//Nerd Mode on
Here's how I understand it.....
The exhaust generates a pressure wave where the pipe diameter changes. In a 4-1 pipe, theres a strong primary harmonic pressure wave and and a few others. Since there's only one diameter change, these harmonics don't interfere with each other. This pressure wave travels back up the pipe towards the cylinder. When the negative portion of the wave coincides with an exhaust stroke - and more particularly the valve overlap between the exhaust and intake, more exhaust is scavenged and more fuel/air mix is drawn into the cylinder. When a positive wave hits, it doesn't allow as much exhaust and the cylinder gets a short fill. This manifests as a big ugly flat spot, followed by a neck-snapping high spot. The RPM range where these harmonics hit are tuned by the length and shape of the headers.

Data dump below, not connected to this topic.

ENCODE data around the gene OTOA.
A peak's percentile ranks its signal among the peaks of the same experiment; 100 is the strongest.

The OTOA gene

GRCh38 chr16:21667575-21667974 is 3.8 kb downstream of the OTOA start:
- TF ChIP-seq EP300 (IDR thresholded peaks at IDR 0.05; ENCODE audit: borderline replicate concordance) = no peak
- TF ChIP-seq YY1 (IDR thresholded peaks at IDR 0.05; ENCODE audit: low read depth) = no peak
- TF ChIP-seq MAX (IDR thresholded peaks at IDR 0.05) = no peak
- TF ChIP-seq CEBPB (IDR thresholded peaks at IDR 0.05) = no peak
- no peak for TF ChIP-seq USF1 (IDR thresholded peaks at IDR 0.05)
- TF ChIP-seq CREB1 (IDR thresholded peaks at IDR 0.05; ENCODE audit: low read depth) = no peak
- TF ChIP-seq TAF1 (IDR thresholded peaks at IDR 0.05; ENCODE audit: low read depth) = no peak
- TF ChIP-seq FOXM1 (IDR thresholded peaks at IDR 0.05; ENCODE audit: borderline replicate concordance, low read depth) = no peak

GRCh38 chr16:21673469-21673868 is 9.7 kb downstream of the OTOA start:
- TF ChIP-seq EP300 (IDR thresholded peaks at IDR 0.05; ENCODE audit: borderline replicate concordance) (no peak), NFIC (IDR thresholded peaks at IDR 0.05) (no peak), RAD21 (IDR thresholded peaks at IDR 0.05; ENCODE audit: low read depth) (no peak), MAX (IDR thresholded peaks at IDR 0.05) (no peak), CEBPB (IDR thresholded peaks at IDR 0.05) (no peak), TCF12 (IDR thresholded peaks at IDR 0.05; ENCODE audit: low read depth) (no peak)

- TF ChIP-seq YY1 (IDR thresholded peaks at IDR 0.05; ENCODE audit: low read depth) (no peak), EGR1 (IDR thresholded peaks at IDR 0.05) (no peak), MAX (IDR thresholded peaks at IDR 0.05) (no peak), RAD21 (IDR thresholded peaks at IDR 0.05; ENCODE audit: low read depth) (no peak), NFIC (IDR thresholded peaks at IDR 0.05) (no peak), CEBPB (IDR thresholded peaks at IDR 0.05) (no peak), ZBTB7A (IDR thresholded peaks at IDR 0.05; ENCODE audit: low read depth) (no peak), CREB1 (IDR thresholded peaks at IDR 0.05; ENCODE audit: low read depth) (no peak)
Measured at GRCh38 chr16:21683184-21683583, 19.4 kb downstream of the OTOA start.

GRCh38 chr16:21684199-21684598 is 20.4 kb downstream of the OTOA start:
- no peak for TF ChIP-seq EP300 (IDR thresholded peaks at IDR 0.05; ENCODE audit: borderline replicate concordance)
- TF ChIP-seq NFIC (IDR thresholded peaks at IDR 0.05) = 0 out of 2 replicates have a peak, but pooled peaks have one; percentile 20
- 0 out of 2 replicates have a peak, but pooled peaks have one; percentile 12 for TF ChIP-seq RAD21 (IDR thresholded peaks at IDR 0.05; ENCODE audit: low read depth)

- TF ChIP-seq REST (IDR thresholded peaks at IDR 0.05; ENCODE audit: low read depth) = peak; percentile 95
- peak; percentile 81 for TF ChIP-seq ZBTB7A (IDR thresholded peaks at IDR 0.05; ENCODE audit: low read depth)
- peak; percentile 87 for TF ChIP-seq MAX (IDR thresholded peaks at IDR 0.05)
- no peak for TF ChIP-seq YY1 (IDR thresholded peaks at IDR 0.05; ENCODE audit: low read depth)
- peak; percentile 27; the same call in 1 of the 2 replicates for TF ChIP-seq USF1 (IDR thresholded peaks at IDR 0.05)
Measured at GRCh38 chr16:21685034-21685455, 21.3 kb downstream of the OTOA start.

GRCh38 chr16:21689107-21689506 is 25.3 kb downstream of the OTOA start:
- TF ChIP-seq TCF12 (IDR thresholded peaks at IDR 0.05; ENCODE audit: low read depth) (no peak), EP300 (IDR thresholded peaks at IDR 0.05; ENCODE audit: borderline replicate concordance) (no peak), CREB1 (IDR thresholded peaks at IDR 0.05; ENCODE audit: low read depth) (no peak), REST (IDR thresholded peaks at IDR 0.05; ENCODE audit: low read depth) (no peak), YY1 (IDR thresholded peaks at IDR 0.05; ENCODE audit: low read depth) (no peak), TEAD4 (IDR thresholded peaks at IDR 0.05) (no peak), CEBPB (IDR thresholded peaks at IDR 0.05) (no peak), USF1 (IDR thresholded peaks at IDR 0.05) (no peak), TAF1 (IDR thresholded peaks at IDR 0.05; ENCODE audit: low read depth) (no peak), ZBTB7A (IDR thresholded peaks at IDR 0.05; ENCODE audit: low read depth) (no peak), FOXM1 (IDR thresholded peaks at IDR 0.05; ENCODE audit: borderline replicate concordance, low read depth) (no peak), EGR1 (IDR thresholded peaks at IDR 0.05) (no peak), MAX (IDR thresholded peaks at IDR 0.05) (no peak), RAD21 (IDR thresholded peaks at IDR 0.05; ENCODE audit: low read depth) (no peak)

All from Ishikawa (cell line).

A 4-2-1 generates several smaller waves at different frequencies. These waves act directly on the motor in the same way as the 4-1 pipe, but they also interfere with each other, both destructively and constructively. Therefore in a 4-2-1 pipe there are lots of harmonics for designers to work with. A well tuned pipe (such as the Akro by all accounts) provides a smoother effect in more spots in the RPM range.
I have a Muzzy, and in my experience (1 bike), it's tougher to tune the fuel across RPM than others I've heard of. It has a big harmonic right around the idle(which really fucks up the idle), another strong wone right at 3K and then it's pretty damped and smooth from there on up.
Anyone else have something to add, or if I've got it wrong - post away! <img src=http://www.ezboard.com/intl/aenglish/images/emoticons/smile.gif ALT=":)">